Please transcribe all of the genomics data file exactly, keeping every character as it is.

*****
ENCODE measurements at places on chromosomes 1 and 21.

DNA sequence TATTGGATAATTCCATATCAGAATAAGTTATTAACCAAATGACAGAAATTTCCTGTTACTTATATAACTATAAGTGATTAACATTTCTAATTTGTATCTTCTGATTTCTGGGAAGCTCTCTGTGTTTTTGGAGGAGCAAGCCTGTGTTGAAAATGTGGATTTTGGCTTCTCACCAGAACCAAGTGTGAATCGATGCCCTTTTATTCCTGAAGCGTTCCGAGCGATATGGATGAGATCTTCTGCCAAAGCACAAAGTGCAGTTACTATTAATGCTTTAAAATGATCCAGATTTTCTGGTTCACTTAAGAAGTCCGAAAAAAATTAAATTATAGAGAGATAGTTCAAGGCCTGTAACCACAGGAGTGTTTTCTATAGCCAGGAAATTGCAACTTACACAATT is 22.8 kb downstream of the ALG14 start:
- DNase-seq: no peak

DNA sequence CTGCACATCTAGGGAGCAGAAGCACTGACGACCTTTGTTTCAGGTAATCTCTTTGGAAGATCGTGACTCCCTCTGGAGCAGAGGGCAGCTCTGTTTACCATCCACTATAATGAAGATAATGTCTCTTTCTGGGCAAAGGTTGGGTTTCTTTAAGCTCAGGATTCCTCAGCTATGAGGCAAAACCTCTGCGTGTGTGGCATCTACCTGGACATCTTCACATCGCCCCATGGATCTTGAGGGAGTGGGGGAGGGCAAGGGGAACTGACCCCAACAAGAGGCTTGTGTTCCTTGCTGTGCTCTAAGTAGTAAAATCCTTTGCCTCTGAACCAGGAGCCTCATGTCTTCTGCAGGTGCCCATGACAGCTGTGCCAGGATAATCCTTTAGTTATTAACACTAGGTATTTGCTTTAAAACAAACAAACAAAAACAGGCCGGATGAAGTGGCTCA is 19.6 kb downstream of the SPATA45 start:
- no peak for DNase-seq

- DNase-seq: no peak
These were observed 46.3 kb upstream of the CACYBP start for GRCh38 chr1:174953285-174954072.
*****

ENCODE measurements at places on chromosomes 1 and 21.

DNA sequence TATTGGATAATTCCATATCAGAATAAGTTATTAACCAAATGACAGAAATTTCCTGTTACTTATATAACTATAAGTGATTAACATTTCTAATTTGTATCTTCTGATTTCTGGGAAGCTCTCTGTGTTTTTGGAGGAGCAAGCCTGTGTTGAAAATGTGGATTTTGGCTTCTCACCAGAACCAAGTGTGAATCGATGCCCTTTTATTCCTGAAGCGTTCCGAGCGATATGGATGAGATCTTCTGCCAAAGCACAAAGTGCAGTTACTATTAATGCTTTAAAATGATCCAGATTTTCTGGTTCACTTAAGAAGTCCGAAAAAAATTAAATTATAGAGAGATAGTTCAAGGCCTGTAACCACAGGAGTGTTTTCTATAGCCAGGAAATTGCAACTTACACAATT is 22.8 kb downstream of the ALG14 start:
- DNase-seq: no peak

DNA sequence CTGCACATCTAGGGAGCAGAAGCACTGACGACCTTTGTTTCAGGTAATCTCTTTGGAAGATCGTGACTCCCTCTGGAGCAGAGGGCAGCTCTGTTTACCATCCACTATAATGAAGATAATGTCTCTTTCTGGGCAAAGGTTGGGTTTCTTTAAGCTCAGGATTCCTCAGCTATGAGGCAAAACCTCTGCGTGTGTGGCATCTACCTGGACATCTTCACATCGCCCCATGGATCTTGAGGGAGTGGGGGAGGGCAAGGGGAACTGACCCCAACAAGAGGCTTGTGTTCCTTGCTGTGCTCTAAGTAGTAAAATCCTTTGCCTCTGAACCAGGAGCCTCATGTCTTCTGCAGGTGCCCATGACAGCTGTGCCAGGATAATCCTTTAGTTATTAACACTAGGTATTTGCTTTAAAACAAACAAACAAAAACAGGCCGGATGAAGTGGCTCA is 19.6 kb downstream of the SPATA45 start:
- no peak for DNase-seq

- DNase-seq: no peak
These were observed 46.3 kb upstream of the CACYBP start for GRCh38 chr1:174953285-174954072.